More than $300 million in No Place Like Home money going to work

More good news coming out of the “No Place Like Home” bond program this week: The state of California awarded $302 million for supportive housing projects for people living with severe mental illness who are homeless in Los Angeles, Santa Clara, and San Diego counties!

The money for the badly needed housing is flowing because voters last fall overwhelmingly approved Prop. 2, which ratified the $2 billion No Place Like Home bond plan that the Steinberg Institute helped foster and the Legislature put on the ballot.

“Real progress is being made to get the permanent supportive housing we need to be available for some of our society’s sickest, poorest, and most vulnerable people,” said Steinberg Institute Executive Director Maggie Merritt. “This money will help people stop living in the streets, and will alleviate needless suffering.”

The No Place Like Home measure directs bond funds to building permanent housing with supportive services for people living with severe mental illness who are experiencing homelessness or chronic homelessness or are at-risk of chronic homelessness.

The bonds will not cost taxpayers any new money because they will be repaid from proceeds of the landmark California’s Mental Health Services Act, the 2004 voter-approved 1 percent tax on incomes above $1 million. That law levied a 1 percent tax on incomes of more than a million dollars a year and currently raises $2.4 billion a year for mental health services. It was co-authored by Sacramento Mayor Darrell Steinberg, chairman and founder of the Steinberg Institute

The largest of the No Place Like Home grants went to Los Angeles County, which received nearly $230.5 million, followed by San Diego County, which got almost $40.8 million, and Santa Clara County, which is getting just over $30.7 million.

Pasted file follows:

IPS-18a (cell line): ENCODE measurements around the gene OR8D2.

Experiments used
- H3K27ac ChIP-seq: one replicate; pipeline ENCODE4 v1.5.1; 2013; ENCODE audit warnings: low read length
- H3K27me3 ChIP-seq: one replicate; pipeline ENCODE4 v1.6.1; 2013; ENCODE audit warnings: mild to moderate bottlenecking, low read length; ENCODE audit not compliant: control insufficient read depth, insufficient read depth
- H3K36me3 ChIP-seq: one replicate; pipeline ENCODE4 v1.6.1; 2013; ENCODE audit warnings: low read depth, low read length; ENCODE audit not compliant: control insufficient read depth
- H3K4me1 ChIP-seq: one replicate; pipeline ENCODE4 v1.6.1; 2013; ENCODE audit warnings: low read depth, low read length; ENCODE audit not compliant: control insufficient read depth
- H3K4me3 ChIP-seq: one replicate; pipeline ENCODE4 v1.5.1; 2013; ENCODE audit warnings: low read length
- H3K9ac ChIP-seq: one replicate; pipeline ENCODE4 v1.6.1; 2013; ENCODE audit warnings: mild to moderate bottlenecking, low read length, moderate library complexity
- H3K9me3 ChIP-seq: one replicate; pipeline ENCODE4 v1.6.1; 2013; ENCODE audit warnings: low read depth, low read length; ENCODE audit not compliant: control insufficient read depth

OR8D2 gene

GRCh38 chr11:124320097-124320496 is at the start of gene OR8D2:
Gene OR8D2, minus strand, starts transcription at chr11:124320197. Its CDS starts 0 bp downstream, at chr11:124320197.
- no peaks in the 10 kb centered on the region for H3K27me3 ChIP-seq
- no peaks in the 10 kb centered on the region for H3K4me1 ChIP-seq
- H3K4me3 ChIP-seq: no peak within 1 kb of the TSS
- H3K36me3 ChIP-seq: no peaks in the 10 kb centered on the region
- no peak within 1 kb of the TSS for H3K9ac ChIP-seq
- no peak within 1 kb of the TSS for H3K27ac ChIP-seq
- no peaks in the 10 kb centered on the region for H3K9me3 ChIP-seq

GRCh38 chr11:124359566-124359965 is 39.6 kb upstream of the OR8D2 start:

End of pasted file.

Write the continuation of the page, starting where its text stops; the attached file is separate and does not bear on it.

The three counties each have five percent or more of the state’s homeless population and are receiving bulk grants that they can distribute through competitive grants.

Currently, the state is reviewing competitive applications from other counties in a separate process, with awards to be announced in June. A second competitive process is expected in the fall.

For the competition to be decided in June, the state received proposals from 20 different counties that would use more than all of the $178 million available.

Those 45 applications, totaling nearly $194 million, ranged from proposals to acquire and rehabilitate a historic hotel in downtown Sacramento to building 50 new apartments in the city of Riverside.

A total of $1.8 billion will ultimately be distributed by the state as a result of Prop. 2, which got more than 6.5 million votes, more than any other initiative on the November ballot.

“We often take for granted our own support systems that have helped us all remain stable in our own homes,” said Ben Metcalf, director of the state Department of Housing and Community Development, which announced this week’s awards. “This program creates that stability for our neighbors who are living with severe mental illness and experiencing homelessness, people who need extra support to remain stable once they have a home.”


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